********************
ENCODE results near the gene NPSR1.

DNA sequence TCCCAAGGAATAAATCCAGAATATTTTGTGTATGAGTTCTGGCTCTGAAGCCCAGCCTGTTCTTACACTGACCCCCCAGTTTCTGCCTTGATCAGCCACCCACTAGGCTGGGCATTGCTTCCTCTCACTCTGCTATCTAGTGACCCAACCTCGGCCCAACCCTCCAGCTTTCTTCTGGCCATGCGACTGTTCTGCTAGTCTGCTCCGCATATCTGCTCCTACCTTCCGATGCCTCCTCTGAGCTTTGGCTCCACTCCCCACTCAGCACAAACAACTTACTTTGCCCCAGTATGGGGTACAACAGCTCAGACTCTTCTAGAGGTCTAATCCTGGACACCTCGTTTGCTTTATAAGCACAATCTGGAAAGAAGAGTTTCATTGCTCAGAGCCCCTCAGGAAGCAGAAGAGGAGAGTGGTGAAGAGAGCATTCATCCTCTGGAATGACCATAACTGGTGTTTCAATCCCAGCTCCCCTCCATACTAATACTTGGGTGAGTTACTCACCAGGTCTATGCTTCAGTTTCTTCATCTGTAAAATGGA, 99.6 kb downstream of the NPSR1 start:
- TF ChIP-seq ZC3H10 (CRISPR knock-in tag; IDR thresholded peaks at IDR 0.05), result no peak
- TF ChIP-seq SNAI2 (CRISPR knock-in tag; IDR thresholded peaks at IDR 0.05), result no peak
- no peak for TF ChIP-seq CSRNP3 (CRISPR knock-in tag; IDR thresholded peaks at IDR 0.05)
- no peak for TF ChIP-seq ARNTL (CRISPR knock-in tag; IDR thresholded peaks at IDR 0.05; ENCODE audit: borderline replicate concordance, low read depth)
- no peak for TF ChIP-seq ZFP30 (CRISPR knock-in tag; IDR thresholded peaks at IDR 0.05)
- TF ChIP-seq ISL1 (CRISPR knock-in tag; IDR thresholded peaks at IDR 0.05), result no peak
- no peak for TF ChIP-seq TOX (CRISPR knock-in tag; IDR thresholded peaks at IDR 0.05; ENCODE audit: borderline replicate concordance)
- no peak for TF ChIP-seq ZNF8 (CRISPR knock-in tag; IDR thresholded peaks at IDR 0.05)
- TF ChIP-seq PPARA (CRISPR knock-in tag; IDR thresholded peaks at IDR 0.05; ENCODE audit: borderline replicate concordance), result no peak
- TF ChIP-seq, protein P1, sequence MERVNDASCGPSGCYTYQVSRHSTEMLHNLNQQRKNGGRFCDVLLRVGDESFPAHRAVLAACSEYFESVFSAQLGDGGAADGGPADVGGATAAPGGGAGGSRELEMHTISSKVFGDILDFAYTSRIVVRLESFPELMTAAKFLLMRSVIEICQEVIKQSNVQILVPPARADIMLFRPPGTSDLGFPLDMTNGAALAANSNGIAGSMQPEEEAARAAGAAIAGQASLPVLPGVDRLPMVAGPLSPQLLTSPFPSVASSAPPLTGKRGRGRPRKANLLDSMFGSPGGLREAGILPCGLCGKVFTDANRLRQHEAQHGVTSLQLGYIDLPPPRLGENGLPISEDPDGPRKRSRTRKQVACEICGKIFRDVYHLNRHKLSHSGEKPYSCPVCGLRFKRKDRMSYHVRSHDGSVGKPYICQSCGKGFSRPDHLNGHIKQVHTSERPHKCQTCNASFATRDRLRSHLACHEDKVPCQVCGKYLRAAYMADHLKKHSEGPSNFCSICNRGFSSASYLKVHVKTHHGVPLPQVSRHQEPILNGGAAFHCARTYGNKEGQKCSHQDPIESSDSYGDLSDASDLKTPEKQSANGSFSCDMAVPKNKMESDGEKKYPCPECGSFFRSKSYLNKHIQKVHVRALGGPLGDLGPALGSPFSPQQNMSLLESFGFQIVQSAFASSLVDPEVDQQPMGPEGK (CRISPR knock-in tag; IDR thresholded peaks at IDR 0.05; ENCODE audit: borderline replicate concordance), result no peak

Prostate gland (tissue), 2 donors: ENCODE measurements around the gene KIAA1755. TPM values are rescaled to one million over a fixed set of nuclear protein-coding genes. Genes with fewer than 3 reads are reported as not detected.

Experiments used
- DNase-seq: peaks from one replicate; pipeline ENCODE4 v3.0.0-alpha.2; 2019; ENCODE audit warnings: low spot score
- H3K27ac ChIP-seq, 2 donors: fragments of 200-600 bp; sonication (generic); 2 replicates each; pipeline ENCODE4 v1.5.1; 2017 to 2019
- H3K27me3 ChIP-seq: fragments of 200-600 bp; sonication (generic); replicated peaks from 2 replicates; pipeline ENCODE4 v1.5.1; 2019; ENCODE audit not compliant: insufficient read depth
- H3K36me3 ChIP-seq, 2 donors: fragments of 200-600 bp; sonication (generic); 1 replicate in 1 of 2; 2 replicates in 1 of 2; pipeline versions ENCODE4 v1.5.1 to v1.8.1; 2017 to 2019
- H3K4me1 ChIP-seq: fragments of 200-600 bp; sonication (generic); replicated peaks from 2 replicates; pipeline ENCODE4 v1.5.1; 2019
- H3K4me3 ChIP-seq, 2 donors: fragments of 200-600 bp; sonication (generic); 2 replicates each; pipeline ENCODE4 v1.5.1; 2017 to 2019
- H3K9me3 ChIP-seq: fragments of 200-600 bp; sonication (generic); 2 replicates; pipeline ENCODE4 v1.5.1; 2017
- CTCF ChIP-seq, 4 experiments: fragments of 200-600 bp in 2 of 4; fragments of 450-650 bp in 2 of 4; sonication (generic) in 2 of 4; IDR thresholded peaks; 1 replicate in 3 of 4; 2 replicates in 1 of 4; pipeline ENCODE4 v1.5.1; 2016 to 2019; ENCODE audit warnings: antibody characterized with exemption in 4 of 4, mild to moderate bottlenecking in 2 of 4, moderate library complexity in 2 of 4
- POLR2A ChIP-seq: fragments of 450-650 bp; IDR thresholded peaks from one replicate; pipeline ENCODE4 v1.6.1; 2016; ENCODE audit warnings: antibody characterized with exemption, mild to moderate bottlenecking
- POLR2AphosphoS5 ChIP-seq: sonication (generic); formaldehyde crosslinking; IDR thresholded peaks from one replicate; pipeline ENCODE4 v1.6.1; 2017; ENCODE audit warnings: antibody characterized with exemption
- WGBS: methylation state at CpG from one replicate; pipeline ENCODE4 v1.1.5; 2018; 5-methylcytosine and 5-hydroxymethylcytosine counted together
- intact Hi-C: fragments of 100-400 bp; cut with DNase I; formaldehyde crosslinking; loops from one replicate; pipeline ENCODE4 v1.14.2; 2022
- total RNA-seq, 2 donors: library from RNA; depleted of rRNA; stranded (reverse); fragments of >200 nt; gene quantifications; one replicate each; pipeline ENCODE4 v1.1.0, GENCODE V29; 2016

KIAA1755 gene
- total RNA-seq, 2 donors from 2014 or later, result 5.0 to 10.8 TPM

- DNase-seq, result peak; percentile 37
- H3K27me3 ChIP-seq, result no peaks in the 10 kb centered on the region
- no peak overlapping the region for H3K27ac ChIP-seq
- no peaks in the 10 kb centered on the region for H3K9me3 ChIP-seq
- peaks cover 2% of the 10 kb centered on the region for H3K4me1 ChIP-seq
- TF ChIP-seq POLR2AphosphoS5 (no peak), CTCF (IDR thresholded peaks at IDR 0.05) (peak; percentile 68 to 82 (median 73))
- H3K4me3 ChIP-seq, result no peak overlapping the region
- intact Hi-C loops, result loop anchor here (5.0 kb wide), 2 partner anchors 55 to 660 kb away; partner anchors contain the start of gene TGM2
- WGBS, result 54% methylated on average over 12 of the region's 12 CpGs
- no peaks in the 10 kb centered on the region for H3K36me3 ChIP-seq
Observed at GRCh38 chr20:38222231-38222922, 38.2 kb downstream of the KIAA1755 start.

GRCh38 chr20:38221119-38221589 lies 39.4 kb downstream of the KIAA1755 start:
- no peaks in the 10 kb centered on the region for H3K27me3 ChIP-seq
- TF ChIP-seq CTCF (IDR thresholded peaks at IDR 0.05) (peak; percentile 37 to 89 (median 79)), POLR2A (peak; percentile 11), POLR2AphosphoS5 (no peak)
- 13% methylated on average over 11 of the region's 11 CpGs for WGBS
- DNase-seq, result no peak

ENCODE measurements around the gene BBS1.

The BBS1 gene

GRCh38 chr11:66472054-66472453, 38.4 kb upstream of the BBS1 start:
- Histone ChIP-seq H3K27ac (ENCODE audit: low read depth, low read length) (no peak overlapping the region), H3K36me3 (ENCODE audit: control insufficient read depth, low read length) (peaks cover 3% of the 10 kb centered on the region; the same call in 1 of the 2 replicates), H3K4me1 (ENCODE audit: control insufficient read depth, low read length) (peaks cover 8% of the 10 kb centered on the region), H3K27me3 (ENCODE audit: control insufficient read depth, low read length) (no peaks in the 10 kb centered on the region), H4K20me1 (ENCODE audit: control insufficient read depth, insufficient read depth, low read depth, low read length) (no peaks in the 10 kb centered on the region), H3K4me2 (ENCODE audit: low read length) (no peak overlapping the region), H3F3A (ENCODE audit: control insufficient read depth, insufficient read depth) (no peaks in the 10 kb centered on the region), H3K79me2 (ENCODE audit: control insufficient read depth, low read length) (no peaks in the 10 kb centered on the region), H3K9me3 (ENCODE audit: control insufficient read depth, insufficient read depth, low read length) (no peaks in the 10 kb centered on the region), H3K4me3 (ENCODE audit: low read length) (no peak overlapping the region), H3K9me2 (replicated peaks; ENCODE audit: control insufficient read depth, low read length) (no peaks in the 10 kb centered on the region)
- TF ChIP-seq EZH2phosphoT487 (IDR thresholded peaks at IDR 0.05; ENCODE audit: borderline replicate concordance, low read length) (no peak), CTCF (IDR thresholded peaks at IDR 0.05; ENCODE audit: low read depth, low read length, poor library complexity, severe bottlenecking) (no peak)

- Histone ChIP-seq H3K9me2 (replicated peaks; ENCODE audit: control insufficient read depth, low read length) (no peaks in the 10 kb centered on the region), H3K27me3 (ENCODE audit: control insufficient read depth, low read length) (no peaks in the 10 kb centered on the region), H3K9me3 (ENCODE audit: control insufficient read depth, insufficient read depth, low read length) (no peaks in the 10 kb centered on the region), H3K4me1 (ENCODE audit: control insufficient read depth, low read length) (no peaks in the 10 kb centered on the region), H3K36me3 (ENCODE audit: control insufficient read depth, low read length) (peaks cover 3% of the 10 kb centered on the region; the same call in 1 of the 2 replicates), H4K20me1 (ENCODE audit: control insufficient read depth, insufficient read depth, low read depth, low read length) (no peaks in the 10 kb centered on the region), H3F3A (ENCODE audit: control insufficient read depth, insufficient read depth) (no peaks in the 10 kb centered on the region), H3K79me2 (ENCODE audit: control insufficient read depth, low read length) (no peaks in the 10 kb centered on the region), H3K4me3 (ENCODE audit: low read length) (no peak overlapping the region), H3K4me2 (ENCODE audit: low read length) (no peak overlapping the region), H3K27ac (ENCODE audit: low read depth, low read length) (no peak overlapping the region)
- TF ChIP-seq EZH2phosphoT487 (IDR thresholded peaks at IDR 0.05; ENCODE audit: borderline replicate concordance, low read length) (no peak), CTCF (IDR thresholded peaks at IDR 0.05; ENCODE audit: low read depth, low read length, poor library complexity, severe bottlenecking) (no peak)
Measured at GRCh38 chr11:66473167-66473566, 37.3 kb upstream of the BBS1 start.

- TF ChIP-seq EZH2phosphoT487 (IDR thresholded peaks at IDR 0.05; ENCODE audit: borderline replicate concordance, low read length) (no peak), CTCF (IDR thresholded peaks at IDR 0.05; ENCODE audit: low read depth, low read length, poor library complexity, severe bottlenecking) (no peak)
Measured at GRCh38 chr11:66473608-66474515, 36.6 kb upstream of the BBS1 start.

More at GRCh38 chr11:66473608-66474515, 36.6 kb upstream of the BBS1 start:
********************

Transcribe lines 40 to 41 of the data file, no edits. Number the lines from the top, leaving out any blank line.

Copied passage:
Observed at GRCh38 chr20:38222231-38222922, 38.2 kb downstream of the KIAA1755 start.

GRCh38 chr20:38221119-38221589 lies 39.4 kb downstream of the KIAA1755 start: